Car gear allow you to drive a car with a minimum load on the engine. Modern cars typically have five forward and one reverse gear, although some cars now have a sixth forward gear, allowing for better fuel economy when driving at higher speeds over long distances.
To change car gear:
• Release the accelerator pedal and depress the clutch pedal at the same time.
• Remove your left hand from the steering wheel, grasp the gear lever knob and carefully but firmly move the lever from one position to another.
• Return your left hand to the steering wheel.
• Slowly release the clutch pedal and at the same time turn on the power by depressing the accelerator pedal.
When changing car gear, you must always keep your eyes on the road. The sound of the engine can tell you when to change car gear. As you accelerate, the engine starts to whine and gets higher. This is because the engine is reaching its limit for the gear you are in. When you hear this, you must change.
• Low gears provide sufficient acceleration, but wear out before the vehicle starts to move very quickly.
• High gears provide speed but not acceleration.
For a smooth ride, you should avoid “cranking” (shifting too hard). For smoother shifting, let the shift lever hold for a second as it crosses the neutral zone.
In the driving test, the examiner expects you to:
• Select a gear that matches the speed you need to drive and the road conditions you are facing.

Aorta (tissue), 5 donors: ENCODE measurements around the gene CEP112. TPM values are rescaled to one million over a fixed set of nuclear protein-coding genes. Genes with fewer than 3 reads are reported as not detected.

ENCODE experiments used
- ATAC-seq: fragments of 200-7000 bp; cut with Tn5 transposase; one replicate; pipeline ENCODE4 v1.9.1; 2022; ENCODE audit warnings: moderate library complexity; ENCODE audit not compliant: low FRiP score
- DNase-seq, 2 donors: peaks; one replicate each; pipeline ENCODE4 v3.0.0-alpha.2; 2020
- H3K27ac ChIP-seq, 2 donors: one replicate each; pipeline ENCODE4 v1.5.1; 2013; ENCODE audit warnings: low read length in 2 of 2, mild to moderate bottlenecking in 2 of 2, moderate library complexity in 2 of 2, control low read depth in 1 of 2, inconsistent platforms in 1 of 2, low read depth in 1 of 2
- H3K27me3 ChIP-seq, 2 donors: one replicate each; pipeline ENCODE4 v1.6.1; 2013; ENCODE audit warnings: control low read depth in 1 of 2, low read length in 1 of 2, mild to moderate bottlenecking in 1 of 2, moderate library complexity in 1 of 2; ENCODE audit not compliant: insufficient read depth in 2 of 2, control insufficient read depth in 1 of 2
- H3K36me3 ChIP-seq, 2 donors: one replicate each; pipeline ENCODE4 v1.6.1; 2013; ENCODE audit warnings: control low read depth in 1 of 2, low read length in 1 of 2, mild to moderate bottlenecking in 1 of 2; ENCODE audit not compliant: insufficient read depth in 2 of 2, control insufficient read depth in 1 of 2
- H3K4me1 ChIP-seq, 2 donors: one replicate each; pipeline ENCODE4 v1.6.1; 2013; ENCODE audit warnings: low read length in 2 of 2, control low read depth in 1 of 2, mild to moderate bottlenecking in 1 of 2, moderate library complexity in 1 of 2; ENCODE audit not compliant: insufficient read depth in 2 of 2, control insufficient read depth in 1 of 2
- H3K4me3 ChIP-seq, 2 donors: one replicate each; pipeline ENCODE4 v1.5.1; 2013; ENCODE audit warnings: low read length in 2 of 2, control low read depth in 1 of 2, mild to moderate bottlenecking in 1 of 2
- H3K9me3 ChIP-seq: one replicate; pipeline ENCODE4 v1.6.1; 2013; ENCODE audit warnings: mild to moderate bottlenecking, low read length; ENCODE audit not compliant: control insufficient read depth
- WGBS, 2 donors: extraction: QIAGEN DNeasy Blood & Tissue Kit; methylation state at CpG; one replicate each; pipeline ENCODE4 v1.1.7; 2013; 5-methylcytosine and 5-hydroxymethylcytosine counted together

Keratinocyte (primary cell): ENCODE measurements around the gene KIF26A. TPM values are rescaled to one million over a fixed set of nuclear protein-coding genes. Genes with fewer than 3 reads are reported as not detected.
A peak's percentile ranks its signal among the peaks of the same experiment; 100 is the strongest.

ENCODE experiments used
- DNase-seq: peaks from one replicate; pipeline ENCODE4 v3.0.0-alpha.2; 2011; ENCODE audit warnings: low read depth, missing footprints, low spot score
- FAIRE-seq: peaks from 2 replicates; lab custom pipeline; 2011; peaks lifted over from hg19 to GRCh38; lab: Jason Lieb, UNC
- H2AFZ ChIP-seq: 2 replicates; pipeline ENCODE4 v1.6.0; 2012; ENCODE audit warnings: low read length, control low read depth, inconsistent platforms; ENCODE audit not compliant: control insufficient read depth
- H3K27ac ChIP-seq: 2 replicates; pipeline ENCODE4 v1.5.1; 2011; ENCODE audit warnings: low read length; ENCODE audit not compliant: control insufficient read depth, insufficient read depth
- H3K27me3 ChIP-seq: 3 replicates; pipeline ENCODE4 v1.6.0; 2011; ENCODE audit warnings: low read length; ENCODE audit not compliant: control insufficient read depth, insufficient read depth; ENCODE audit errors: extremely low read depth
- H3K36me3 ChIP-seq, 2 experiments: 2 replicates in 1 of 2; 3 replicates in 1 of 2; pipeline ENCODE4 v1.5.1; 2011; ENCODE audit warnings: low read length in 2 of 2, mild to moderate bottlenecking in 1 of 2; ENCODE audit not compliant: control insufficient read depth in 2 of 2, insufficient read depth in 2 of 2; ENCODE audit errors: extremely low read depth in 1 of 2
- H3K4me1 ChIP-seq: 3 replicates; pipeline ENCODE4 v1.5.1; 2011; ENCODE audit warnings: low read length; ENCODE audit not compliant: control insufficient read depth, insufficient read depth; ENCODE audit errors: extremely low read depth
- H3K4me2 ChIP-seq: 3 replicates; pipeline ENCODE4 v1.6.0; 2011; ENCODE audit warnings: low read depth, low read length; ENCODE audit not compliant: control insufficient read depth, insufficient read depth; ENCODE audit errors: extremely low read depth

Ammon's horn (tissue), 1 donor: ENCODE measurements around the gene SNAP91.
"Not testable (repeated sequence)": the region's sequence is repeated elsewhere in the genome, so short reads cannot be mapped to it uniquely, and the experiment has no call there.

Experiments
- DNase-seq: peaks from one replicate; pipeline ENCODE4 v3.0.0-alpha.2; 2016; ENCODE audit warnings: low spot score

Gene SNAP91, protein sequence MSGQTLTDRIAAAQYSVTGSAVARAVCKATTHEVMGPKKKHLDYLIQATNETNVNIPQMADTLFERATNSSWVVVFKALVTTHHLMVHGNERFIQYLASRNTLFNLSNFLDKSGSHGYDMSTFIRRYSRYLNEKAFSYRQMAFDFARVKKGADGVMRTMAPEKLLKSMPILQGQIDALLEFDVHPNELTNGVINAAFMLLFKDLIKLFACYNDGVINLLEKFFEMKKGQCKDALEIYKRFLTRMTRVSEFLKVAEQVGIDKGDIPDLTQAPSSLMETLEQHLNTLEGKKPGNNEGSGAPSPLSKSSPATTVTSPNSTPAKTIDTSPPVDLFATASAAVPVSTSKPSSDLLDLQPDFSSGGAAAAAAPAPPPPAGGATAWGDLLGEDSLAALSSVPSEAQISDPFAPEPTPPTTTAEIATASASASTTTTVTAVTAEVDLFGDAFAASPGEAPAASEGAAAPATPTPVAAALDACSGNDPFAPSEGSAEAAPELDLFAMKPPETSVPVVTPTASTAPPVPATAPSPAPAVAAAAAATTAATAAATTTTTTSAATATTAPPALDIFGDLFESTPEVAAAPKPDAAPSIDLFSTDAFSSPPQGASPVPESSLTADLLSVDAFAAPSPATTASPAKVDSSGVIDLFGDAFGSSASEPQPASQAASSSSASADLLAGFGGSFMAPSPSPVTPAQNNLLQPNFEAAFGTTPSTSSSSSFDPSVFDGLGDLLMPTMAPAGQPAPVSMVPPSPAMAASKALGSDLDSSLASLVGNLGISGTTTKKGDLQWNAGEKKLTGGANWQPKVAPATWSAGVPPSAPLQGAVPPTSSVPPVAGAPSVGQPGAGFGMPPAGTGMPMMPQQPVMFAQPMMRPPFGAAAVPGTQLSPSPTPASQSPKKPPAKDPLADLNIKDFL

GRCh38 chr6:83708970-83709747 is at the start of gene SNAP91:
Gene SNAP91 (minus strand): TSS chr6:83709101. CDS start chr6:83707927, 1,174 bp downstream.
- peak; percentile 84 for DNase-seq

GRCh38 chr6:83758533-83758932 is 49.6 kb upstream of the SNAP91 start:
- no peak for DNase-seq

• Shift gears smoothly, safely and under control.
• Return your hand to the steering wheel after changing gear.
• Do not look at the shift lever when shifting gears.
• Do not slip when the clutch pedal is depressed or the gear lever is in neutral position.
You don’t have to use the car gear in the exact sequence. In your case, the gear may be missing. This is called a block switch. Let’s say you’re driving at 60 miles per hour, but you need to brake and slow down to 20 miles per hour. Here you wouldn’t have to downshift, but you could downshift from fifth to third or even second. You can also lock up the gear so you can shift from third to fifth when accelerating, a method that helps save fuel. Replacing blocks also reduces clutch wear as it is used less frequently.
Select a lower gear when accelerating
Lower gears provide more power and acceleration. Sometimes you will need to downshift because you need a burst of power and acceleration when overtaking, for example.
When you take your foot off the accelerator pedal, the engine automatically brakes the car, this is known as engine braking. In high gears, this effect is barely noticeable, but in low gears, engine braking is noticeably more noticeable and is an effective way to slow the car down.
FIRST – the gear that gives the most power, but the lowest speed. It is used for launching, maneuvering and avoiding hazards.
SECOND – Used for slow speed situations such as roundabouts and junctions, for moving off downhill and for increasing speed after moving off.
THIRD – Used for driving uphill, through a hazard at speed and where a greater degree of power is needed than fourth will allow.
FOURTH – Low power but the greatest speed range. Used for most driving situations at and over 30 mph where there are no hazard to negotiate.
FIFTH – Lowest power, highest speed. Used for high speed cruising on dual carriageways, motorways and other such open roads.
REVERSE – A high powered gear used for driving the vehicle backwards.
NEUTRAL – Disengages the engine from the wheels.
On your test, when changing gears, the examiner will expect you to:
- Use the controls smoothly and correctly
- Balance the accelerator and clutch to move away smoothly
- Accelerate evenly
- Avoid stalling the car
- Choose the right gear and change in good time before a hazard
- Brake gently and in good time
- Know how and when to apply the hand brake